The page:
There is ground to believe that «the money holders» (bankers) provide incentives to expedite the process (while doing their best to conceal their activities). What do they need it for? Well, perhaps they pursue a number of goals. 

First, since the 1970s active (credits) and passive (deposits) interest rates have been gradually going down. Minus interest rates appeared after the 2007-2009 crisis. The trend leaves people with no stimulus to keep money in banks. Cash becomes preferable. With 100% cashless transactions clients will never leave banks. 

Second, cashless money comes out of thin air. The means of payments is the money issued by central banks. Clients use real money for deposits with bankers issuing a few units of currency (for every dollar, pound etc.), as credits. This is a large scale counterfeiting that has been taking place ever since the XIX century. It comes to surface only at the time of financial crises when clients rush in droves to demand their money back and banks happen to be in a bind. Text books on economy call it incomplete bank guarantees. The less cash is in circulation, the more wide opportunities exist for making profits out of thin air. 

Third, the money holders (the world leading banks, first of all the shareholders of the US Federal Reserve System) believe that their prime goal is achieving absolute world power. The transfer to cashless transactions means the construction of global «concentration camp» supervised by bankers. All transactions will be monitored by electronic means. Cashless account holders will have their behavior and even thoughts under control. In case of «deviations» accounts will be blocked. In practice it will be a death sentence. The 100% cashless world will turn into a concentration camp with prisoners sent to the otherworld without gas chambers and executions.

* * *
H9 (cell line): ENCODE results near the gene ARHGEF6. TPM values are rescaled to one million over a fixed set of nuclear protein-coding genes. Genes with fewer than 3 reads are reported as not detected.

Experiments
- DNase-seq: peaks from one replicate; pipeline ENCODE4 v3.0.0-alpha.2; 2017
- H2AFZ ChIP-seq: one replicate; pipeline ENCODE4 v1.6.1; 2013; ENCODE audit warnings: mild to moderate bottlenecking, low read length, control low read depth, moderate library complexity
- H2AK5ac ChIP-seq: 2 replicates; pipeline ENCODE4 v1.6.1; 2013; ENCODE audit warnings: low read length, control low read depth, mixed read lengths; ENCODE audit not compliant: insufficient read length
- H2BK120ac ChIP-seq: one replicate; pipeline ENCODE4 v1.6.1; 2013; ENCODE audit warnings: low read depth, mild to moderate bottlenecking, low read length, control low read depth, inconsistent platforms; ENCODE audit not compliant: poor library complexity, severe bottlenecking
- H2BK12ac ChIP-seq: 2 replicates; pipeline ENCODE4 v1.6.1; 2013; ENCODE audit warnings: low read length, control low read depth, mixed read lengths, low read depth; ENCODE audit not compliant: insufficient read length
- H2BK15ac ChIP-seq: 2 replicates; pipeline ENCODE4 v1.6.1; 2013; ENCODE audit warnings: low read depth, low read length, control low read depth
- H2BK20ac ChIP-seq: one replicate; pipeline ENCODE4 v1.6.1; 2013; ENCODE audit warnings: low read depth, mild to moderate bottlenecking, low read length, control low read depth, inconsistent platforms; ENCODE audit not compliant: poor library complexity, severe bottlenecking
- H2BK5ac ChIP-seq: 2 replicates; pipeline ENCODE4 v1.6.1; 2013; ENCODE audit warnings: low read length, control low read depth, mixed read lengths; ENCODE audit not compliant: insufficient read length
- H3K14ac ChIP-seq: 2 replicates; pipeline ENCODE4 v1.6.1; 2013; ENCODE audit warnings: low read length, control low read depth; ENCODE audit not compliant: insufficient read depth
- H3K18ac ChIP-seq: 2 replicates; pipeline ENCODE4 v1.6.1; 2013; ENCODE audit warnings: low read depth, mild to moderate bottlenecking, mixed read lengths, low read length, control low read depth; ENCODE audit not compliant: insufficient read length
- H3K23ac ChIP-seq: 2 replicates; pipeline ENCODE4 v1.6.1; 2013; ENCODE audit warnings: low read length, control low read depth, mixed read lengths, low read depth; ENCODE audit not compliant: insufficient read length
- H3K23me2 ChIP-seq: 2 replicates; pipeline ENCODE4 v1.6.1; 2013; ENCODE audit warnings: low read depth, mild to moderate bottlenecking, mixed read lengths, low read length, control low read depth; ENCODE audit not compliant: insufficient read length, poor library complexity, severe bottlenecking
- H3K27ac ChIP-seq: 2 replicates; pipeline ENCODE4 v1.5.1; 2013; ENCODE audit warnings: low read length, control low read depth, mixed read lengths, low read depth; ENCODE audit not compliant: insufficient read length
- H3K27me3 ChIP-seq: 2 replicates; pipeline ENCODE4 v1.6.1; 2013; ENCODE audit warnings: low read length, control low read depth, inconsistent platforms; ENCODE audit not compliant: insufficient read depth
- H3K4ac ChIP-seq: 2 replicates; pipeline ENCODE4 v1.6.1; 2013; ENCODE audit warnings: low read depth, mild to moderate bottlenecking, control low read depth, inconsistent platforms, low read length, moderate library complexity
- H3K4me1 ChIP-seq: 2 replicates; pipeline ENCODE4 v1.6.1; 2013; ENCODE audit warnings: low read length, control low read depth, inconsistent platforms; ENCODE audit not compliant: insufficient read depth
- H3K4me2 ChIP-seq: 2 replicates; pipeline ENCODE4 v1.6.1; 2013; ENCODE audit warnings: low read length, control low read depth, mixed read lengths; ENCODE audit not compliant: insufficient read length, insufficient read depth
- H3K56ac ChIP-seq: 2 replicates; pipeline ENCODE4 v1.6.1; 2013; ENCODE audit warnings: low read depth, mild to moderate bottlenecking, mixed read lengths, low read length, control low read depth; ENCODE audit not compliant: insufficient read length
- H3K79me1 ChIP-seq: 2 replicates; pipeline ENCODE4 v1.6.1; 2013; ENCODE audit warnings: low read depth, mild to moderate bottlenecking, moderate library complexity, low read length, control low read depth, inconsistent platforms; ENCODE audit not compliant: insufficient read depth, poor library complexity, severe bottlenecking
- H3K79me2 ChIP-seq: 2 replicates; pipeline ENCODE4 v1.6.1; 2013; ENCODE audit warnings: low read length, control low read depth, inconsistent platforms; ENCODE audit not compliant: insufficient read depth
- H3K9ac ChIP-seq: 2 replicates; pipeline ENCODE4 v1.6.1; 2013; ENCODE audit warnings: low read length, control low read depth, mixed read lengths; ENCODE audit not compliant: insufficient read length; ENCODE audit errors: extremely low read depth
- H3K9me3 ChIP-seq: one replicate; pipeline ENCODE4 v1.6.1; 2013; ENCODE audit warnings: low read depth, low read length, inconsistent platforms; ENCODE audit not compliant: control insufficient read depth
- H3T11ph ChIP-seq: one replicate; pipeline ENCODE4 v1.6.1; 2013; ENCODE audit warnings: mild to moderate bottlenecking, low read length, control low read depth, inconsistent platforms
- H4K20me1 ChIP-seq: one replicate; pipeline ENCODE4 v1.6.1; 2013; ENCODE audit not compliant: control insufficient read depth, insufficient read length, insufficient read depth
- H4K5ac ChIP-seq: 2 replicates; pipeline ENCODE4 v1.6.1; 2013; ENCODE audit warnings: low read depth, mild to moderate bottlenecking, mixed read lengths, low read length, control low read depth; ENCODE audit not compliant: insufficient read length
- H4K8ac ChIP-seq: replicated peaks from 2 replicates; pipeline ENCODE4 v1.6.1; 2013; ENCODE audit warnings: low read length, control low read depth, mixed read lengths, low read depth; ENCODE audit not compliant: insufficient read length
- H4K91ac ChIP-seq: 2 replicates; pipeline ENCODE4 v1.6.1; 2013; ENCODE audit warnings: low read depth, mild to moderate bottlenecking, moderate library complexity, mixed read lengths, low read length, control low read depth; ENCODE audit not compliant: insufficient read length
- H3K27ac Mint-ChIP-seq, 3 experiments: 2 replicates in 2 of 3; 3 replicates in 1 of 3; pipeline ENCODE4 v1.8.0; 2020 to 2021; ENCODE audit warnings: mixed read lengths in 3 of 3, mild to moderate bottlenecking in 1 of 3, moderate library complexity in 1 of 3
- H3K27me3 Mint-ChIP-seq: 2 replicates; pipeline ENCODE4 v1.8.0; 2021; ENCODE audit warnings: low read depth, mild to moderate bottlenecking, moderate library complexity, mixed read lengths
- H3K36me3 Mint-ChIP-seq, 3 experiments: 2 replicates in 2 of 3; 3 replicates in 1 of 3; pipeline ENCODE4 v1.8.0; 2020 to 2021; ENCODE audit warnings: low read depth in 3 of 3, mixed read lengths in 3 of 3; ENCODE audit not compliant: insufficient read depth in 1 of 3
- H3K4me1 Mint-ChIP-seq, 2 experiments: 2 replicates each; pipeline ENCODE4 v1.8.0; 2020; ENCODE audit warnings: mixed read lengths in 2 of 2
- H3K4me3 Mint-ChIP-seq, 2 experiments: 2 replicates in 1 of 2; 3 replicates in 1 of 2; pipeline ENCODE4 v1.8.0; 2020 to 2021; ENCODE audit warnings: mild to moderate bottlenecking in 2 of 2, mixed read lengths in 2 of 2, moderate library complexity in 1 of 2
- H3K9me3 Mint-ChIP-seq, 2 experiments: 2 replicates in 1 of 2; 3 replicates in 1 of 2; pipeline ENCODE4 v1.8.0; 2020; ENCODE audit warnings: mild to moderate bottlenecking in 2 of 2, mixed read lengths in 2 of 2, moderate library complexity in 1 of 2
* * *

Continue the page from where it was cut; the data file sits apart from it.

The road to hell is paved with good intentions, they say. Let’s remember the 9/11. It was a well-prepared action staged by money holders to declare a total war against terrorists. Today even a blind man can see that the war against terror is used to justify the Washington’s efforts to destabilize the situation in different parts of the world, or, in other words, to implement the policy of managed chaos. The campaign for switching to cashless transactions is part of the game. 

What I call the concept of banks’ concentration camp is not something new, there is no sensation. Rudolf Hilferding wrote about it a century ago. He was an Austrian-born Marxist economist, a politician and chief theoretician for the Social Democratic Party of Germany. Hilferding was the first to put forward the theory of organized capitalism, or «finance capital», or concentrated banking system. He welcomed this system of totalitarianism. Rudolf Hilferding believed that it would evolve the traditional capitalism into a system that would eliminate wars, crises and revolutions. The commercial banks will become institutions to carry out the functions of record keeping and accounting. This function is an imperative for running concentration camps.